I try to write about something miniature-related each week, whether it is about a Work In Progress (WIP) or Showing Off a miniature, diorama, or other finished piece.  Now I am going to try upping my game and write a post for Wednesdays.  I’ll try not to cheat and post one of the above items.

This Wednesday, September 4th, 2013:

Living in the Finger Lakes region of New York affords a lot of outdoor activities and scenery and while we’re not quite there yet, Autumn Leaves fast approach.  That means it’s time for themed bases or dioramas.

Side Note:

Large leaf casting + fairy type miniature = quick change of scale to represent a pixie or other fey type up close.

There are many, many ways to theme your bases with leaves … obviously you can’t use a real leaf without the scale changing (see side note).

What kind of leaf are you showing?

  • Leaf litter
  • Individual leaves
  • Leaf piles

Each of those can be achieved through different means.

Leaf Litter

For example, Leaf Litter can simply be painted on like the Grenadier Owlbear I painted below:

Ballast can be used to display leaf litter if you mix some autumn colors and spread it around.  Adrift over on Reaper created a cool diorama for a Halloween contest using ballast and pumpkins.  Here’s his entry:

Using a rubber stamp or other texturing tool to create a leaf littered forest floor with putty is cool.  I’ve seen some neat rubber/resin stamps that can produce some very detailed impressions in putty.

  • Happy Sepuku, who had a kickstarter for their rubber stamps recently, is adding a swamp texture with leaves you can pick out to add details. 
  • Wargames Bakery, who is holding a kickstarter now (9/4/13) for resin stamps, will have two forest floor stamps when they finish.
  • A Rock.  Yup, I said a rock.  Track down a porous rock amongst your garden, the stones about a lake, or other location.  Basically any igneous or porous rock like Pumice will do.  Lightly press it into some green stuff and you’ll get flat circles and oblong ovals.  Then taking a pin or knife point, mark the leaf veins.  If that’s too much detail just shade the surfaces … light/dark halves.  Advantage: lots of random shapes. Disadvantage: doesn’t work as well on flat surfaces.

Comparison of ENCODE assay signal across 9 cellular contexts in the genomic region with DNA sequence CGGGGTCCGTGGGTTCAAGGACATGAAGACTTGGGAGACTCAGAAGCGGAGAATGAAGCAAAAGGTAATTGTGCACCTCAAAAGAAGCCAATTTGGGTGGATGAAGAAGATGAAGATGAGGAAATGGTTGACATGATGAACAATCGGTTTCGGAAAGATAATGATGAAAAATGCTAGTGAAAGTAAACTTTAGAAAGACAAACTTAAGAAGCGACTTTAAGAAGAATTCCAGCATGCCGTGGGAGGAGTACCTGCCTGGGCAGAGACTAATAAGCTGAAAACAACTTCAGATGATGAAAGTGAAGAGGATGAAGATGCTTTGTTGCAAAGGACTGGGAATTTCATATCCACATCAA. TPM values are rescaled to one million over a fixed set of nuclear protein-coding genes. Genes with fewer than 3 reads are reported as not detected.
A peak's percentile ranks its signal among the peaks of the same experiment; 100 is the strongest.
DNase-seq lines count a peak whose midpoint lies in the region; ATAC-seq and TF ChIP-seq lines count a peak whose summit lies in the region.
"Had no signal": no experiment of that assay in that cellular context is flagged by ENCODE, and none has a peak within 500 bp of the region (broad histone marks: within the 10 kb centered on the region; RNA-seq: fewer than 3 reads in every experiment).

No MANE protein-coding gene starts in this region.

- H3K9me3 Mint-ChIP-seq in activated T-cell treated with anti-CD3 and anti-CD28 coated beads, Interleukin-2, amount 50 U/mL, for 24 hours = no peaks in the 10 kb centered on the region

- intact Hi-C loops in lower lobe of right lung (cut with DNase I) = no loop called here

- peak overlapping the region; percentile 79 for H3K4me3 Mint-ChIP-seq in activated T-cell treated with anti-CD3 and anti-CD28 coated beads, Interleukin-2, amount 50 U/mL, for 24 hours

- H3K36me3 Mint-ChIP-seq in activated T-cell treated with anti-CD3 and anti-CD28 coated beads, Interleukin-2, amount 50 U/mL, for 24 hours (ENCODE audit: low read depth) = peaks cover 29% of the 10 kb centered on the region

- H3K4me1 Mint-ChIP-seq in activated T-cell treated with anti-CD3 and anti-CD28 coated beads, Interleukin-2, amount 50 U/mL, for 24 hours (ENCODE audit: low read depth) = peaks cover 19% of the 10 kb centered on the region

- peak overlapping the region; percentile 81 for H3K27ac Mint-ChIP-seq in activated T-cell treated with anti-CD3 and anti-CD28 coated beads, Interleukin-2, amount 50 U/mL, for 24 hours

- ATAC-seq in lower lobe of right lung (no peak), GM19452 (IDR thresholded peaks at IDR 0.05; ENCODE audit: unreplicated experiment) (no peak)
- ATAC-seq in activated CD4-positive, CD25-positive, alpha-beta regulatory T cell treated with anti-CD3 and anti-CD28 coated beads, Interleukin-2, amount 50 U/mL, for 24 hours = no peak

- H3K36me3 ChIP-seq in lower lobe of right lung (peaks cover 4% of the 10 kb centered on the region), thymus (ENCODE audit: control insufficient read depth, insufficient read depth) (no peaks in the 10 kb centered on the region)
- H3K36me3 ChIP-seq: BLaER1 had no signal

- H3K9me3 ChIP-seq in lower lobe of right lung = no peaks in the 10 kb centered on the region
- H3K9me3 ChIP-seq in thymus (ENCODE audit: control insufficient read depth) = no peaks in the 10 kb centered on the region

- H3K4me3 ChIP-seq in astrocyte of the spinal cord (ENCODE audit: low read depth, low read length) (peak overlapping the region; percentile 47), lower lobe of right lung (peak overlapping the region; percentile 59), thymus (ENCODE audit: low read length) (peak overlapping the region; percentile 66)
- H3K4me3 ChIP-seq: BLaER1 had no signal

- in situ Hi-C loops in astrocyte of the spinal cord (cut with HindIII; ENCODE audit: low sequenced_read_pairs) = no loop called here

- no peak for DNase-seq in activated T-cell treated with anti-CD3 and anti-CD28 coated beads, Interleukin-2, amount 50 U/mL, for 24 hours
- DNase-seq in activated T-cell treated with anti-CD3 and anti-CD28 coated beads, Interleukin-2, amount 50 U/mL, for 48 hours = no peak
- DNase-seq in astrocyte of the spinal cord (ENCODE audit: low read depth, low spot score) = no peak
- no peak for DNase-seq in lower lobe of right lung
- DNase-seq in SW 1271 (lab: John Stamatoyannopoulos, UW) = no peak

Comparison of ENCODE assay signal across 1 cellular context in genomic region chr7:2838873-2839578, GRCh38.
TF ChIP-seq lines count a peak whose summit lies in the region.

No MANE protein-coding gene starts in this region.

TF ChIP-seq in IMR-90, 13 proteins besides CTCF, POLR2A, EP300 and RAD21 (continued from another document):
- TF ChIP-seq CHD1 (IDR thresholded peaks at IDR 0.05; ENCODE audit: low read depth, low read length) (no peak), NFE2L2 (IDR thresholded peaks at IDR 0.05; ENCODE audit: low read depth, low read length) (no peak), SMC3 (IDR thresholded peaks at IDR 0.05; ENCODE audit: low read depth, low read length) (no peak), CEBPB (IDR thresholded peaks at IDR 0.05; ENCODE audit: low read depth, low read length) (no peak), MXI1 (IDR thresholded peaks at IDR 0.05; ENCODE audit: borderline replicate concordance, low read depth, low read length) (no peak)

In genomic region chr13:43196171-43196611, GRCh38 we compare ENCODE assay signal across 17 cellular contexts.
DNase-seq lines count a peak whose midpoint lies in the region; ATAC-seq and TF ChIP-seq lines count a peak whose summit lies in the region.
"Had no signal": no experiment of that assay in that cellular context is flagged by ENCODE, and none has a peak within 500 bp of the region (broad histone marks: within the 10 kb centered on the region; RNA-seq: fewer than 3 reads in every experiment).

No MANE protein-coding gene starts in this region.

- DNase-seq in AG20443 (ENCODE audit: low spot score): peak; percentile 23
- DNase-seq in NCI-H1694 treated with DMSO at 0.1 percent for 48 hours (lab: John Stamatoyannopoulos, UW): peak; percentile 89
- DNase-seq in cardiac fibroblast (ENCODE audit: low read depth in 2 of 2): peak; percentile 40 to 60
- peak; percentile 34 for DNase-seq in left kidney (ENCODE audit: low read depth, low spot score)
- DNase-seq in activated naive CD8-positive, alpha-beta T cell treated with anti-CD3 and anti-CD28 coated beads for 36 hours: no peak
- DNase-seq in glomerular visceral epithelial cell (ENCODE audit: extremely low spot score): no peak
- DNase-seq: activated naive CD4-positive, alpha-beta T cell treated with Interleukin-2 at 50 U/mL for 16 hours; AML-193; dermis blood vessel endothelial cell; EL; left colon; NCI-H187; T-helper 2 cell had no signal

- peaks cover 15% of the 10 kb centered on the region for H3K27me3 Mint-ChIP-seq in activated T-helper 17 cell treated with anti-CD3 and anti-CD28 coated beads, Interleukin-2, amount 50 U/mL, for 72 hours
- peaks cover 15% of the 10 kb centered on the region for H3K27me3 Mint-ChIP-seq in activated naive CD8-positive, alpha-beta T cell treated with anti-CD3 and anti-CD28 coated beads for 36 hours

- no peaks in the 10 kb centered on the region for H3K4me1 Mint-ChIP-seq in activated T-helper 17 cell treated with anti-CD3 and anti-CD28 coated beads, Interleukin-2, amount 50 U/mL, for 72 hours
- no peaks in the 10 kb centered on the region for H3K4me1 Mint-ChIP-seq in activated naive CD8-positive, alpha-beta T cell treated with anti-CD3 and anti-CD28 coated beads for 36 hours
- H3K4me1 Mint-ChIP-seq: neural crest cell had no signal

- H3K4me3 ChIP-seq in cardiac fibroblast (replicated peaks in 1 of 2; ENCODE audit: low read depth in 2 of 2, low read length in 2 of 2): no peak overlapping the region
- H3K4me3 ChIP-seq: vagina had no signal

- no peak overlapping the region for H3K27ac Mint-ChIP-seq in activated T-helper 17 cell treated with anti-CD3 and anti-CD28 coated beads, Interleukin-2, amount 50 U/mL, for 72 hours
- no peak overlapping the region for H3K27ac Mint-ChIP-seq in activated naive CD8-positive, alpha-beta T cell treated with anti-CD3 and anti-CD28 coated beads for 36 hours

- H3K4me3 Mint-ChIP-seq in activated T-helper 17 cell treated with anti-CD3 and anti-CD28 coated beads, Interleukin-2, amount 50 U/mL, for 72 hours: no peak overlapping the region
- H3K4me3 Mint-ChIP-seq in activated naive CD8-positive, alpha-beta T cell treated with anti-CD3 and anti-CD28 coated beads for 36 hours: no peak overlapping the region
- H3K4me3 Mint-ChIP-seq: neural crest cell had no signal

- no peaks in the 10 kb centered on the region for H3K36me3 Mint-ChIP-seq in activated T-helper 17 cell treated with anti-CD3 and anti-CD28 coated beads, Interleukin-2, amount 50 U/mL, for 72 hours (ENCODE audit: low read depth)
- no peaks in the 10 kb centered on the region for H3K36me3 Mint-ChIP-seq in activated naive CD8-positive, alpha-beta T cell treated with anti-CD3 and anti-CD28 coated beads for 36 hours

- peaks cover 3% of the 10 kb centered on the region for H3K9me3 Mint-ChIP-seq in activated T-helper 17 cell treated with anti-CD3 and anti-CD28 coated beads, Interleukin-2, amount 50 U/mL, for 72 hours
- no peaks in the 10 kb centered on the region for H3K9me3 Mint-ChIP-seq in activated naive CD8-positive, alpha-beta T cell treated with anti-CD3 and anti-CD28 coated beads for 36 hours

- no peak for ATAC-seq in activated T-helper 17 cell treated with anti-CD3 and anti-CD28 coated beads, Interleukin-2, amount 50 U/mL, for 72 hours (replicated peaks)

Individual Leaves

This all depends on what you want to accomplish.

  • Create a cluster of fallen leaves
  • Create a pile of leaves
  • Create individual large leaves or fronds
  • Create a raised leaf relief

In the Pumpkin Patch / Scarecrow diorama are some scattered leaves below the hangman tree on the right.  I’m pretty sure he used Birch Seed Leaves (Covered in Reaper Miniautres: The Craft article).  The Birch Seed has individual layers that look kind of like maple leaves.  You can buy them online pre-made from such places as Secret Weapon.

Another option for individual leaves are laser carved paper leaves where they get actual shapes of leaves.  Made by PlusModel, they are available in limited stock via: ModelsForSale.com and on eBay.

Along the same lines as stated above for using putty and stamping that putty, you can pull individually created leaves from the stamped pieces like the Swamp stamp from Happy Sepuku:

This is a positive version of their swamp stamp.

You can easily make them yourself from polyclay or epoxy putty like green stuff.  Sculpt them out, bake or air cure, and apply to your base, your shield, chest plate, cape, cloak, or any other methods.

Leaf Piles

This is a tricky one.  Do you make a mound of clay or green stuff and stamp that?  Do you make a series of individual leaves and manually pile them?  Somewhere in the middle is my usual stomping ground.  I was thinking about this earlier.  What if?

  1. You stamped sheets of leaf litter (any method) and let those cure.  
  2. Then trim each sheet to the size of your Leaf Pile and get progressively smaller.
  3. Layer the sheets gluing only the middle.
  4. Then create some individual leaves (birch seed, paper, clay).
  5. Place them over the pile to abjure the layer edges.

This is simply a thought at the moment and down the road it may become an example.  Keep an eye out.

Leave a Reply

Your email address will not be published. Required fields are marked *

This site uses Akismet to reduce spam. Learn how your comment data is processed.